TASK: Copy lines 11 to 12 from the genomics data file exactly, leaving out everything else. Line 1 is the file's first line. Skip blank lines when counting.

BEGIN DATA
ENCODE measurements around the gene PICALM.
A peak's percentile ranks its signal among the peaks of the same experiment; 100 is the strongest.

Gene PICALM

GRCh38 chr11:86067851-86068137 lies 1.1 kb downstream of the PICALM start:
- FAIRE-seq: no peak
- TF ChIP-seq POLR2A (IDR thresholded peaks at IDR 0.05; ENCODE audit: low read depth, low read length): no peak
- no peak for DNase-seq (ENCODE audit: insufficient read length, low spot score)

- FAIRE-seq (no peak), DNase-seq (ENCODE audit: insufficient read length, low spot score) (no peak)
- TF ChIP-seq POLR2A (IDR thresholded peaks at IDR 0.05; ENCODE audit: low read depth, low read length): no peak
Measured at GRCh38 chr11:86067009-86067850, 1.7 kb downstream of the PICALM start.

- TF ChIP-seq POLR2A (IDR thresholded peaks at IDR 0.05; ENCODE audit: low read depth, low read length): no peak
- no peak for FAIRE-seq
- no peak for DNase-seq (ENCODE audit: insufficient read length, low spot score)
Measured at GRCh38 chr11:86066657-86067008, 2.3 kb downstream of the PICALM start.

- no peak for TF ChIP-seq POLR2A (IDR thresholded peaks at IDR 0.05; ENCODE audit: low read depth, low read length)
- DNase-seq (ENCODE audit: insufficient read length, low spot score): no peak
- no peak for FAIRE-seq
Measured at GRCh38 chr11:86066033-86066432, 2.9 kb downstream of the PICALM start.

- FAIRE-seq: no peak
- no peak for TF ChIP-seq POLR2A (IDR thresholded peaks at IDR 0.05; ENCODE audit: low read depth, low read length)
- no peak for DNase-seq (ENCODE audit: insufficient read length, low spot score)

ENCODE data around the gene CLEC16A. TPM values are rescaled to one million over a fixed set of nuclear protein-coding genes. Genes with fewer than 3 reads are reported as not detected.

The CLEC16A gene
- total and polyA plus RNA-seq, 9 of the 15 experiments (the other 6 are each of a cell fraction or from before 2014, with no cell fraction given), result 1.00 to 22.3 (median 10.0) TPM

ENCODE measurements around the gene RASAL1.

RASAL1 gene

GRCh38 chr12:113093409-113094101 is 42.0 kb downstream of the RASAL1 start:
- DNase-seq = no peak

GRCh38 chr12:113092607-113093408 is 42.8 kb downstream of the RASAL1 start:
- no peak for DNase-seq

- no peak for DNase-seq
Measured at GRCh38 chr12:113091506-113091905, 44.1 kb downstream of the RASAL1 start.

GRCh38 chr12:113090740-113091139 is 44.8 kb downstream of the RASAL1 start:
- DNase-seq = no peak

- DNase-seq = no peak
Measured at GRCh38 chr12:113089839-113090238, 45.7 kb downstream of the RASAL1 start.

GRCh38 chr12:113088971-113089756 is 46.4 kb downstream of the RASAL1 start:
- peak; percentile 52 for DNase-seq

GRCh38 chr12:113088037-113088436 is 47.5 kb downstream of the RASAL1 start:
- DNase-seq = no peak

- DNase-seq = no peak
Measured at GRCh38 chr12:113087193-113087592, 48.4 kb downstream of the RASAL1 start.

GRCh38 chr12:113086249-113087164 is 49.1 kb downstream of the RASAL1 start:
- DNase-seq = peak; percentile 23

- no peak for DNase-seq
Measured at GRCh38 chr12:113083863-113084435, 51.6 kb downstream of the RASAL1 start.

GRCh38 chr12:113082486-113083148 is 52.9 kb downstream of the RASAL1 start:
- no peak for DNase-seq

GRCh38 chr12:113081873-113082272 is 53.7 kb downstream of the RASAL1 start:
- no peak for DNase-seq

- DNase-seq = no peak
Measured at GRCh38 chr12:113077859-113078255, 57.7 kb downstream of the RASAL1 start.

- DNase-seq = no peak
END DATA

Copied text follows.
- TF ChIP-seq POLR2A (IDR thresholded peaks at IDR 0.05; ENCODE audit: low read depth, low read length): no peak
- no peak for FAIRE-seq